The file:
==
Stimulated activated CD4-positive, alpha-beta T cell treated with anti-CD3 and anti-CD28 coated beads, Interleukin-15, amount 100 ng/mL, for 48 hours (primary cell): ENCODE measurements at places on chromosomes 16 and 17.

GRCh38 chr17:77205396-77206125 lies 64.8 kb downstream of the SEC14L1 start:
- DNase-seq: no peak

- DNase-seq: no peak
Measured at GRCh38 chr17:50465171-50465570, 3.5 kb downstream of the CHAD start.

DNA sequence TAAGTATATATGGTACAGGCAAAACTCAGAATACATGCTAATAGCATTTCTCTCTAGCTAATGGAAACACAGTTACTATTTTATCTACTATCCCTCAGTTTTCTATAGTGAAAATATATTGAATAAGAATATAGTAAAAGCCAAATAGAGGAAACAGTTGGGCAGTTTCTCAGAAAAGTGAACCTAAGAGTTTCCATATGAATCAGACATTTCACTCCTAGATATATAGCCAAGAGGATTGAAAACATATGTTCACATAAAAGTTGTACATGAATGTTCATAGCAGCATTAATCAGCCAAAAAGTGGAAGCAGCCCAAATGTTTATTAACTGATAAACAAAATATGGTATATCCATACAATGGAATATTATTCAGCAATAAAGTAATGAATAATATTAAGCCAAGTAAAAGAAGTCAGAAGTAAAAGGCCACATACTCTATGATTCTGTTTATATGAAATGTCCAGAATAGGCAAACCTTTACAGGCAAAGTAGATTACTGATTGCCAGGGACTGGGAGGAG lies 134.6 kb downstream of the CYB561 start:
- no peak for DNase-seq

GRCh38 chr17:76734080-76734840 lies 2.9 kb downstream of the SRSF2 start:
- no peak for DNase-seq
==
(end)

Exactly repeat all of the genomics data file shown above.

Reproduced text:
Stimulated activated CD4-positive, alpha-beta T cell treated with anti-CD3 and anti-CD28 coated beads, Interleukin-15, amount 100 ng/mL, for 48 hours (primary cell): ENCODE measurements at places on chromosomes 16 and 17.

GRCh38 chr17:77205396-77206125 lies 64.8 kb downstream of the SEC14L1 start:
- DNase-seq: no peak

- DNase-seq: no peak
Measured at GRCh38 chr17:50465171-50465570, 3.5 kb downstream of the CHAD start.

DNA sequence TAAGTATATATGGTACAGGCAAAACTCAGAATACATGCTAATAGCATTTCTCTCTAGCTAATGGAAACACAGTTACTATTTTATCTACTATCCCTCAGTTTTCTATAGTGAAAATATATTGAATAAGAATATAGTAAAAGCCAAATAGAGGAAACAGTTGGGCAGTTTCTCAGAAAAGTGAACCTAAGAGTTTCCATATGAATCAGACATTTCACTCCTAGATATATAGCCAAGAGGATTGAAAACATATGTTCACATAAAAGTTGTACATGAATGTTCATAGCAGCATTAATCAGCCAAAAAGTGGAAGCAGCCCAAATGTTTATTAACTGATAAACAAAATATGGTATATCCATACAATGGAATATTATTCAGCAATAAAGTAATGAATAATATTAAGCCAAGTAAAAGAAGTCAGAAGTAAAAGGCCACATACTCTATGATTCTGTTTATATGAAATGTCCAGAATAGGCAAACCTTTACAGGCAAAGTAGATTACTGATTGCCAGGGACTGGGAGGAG lies 134.6 kb downstream of the CYB561 start:
- no peak for DNase-seq

GRCh38 chr17:76734080-76734840 lies 2.9 kb downstream of the SRSF2 start:
- no peak for DNase-seq